Guest Editorial


New pushback against ObamaCare

SALLY PIPESU.S. District Judge Vinson recently ruled the president's landmark healthcare law unconstitutional, granting the attorney generals of 26 states and the National Federation of Independent Business a victory in their fight against the measure. His decision comes on the heels of a vote by the House of Representatives to repeal the health reform package.

The judiciary and the legislature are clearly in step with the American people. A Rasmussen survey found that 58 percent of likely voters supported the repeal of Obamacare. And a Wall Street Journal poll reported that 84 percent of voters said Obamacare affected their vote.

In recent weeks, even some Democrats who originally supported the law have called for scrapping key portions of it.

Take the so-called 1099 provision, which will require businesses to submit a tax form to the IRS for each vendor with whom they do more than $600 in annual business starting in 2012. Following the midterm elections, President Obama signaled a willingness to repeal the rule, calling the hidden tax "burdensome for small businesses." He went on to say that "it requires too much paperwork, too much filing. It's probably counterproductive."

What's taken so long? The rule would saddle some 40 million businesses with huge new compliance costs. Instead of devoting resources to job creation and business development, entrepreneurs would be forced to waste time and money filing new paperwork.

Unfortunately, Republicans and Democrats have been unable to agree on legislation that would repeal the 1099 rule. Rep. Dan Lungren (R-Calif.) has introduced a bill to scrap the provision. If his measure fails, Rep. Jo Ann Emerson (R-Mo.) has stated that she'll use the appropriations process to kill the 1099 rule. And Sen. Mike Johanns (R-Neb.) has attached a repeal amendment to a bill that would reauthorize funding for the Federal Aviation Administration. Regardless of the approach, small businesses nationwide are surely hoping that the burdensome regulation will die.

The Obama Administration is also regularly choosing to exempt many firms from some of the healthcare bill's new rules, rather than admit that the bill will negatively impact workers or cause them to lose coverage. For instance, McDonald's received a waiver after announcing that its low-cost, bare-bones "mini-med" health plans would run afoul of the medical-loss rules, which require insurers to spend at least 80-85 percent of premium dollars on claims.

In the few months since the legislation passed, the feds have handed out more than 700 other exemptions to employers, insurers, and labor unions that together cover more than two million people.

The Obama Administration is also coming to grips with the looming failure of one of the most highly touted aspects of the law – a program to provide health insurance to those denied coverage because of preexisting conditions.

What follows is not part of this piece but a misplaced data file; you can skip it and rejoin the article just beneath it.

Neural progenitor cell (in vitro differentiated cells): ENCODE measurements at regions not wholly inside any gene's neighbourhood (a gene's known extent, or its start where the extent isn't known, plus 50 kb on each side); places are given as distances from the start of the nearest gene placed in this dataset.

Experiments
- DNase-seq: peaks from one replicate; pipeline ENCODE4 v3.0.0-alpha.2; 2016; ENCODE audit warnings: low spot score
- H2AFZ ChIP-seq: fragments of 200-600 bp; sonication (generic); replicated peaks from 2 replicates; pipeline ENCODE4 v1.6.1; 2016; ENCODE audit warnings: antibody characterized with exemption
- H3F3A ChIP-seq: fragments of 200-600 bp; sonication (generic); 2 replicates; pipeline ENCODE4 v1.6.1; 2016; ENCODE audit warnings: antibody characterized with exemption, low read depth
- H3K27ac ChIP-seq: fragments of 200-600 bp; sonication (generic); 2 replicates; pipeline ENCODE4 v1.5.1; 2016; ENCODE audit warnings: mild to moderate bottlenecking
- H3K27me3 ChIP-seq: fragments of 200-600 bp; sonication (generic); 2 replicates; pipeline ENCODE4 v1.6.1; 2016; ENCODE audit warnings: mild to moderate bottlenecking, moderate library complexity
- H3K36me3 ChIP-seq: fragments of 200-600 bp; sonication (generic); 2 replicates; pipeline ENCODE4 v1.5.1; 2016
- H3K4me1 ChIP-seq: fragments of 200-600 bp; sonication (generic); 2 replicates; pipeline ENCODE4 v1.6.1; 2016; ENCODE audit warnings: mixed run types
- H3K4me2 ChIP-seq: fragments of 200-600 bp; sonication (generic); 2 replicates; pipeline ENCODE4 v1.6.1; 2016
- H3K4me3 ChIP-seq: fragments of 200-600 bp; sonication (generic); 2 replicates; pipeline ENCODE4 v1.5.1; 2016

The Department of Health and Human Services estimated in July that it would now be insuring 375,000 people who had been previously shut out of the insurance market. But the Administration recently admitted that only about 8,000 people with preexisting conditions had actually signed up.

That's about 2 percent of the projected enrollment.

The next component of the bill to fail may be the most important one – the deeply detested individual mandate, which requires the uninsured to either get health coverage or pay a fine.

Judge Vinson has already ruled the mandate unconstitutional, as has U.S. District Judge Henry Hudson in a separate case led by Virginia.

In both Arizona and Oklahoma, voters have approved state constitutional amendments aimed at outlawing the mandated purchase of health insurance. Nearly three-quarters of voters in Missouri signed off on a similar ballot initiative earlier this year.

The Congressional Budget Office (CBO) predicted the failure of the mandate well before the reform law passed. A July report from the nonpartisan agency predicted that by 2016, four million people would defy the mandate and pay the fine for remaining uninsured. All told, according to CBO, about 21 million people will be uninsured in 2016 – most of whom will be exempt from the fines altogether.

So despite committing more than a trillion taxpayer dollars over the next decade to health reform, Obamacare will leave 23 million people uninsured by 2019, drive the cost of care up for virtually all Americans, and put the federal government in charge of ever more of our healthcare decisions.

As the Obama Administration grapples with implementing its signature piece of legislation, the case for repealing it is becoming self-evident. Public support for the law continues to erode. Lawmakers should follow the House's lead and repeal this monstrosity.

Sally C. Pipes is President, CEO and Taube Fellow in Health Care Studies at the Pacific Research Institute. Her latest book, The Truth About Obamacare, was published in 2010.